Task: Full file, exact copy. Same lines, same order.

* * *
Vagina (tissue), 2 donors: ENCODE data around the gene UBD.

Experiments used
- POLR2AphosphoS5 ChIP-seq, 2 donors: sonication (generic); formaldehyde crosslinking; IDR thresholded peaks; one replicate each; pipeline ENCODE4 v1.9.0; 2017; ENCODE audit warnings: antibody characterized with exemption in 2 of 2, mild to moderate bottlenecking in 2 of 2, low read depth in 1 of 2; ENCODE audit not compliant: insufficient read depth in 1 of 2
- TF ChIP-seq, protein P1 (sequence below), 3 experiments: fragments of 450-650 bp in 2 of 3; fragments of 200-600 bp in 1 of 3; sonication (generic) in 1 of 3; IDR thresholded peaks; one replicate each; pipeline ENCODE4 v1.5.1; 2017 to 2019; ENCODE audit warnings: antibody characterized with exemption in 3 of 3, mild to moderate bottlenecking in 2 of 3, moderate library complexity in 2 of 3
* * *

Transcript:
Vagina (tissue), 2 donors: ENCODE data around the gene UBD.

Experiments used
- POLR2AphosphoS5 ChIP-seq, 2 donors: sonication (generic); formaldehyde crosslinking; IDR thresholded peaks; one replicate each; pipeline ENCODE4 v1.9.0; 2017; ENCODE audit warnings: antibody characterized with exemption in 2 of 2, mild to moderate bottlenecking in 2 of 2, low read depth in 1 of 2; ENCODE audit not compliant: insufficient read depth in 1 of 2
- TF ChIP-seq, protein P1 (sequence below), 3 experiments: fragments of 450-650 bp in 2 of 3; fragments of 200-600 bp in 1 of 3; sonication (generic) in 1 of 3; IDR thresholded peaks; one replicate each; pipeline ENCODE4 v1.5.1; 2017 to 2019; ENCODE audit warnings: antibody characterized with exemption in 3 of 3, mild to moderate bottlenecking in 2 of 3, moderate library complexity in 2 of 3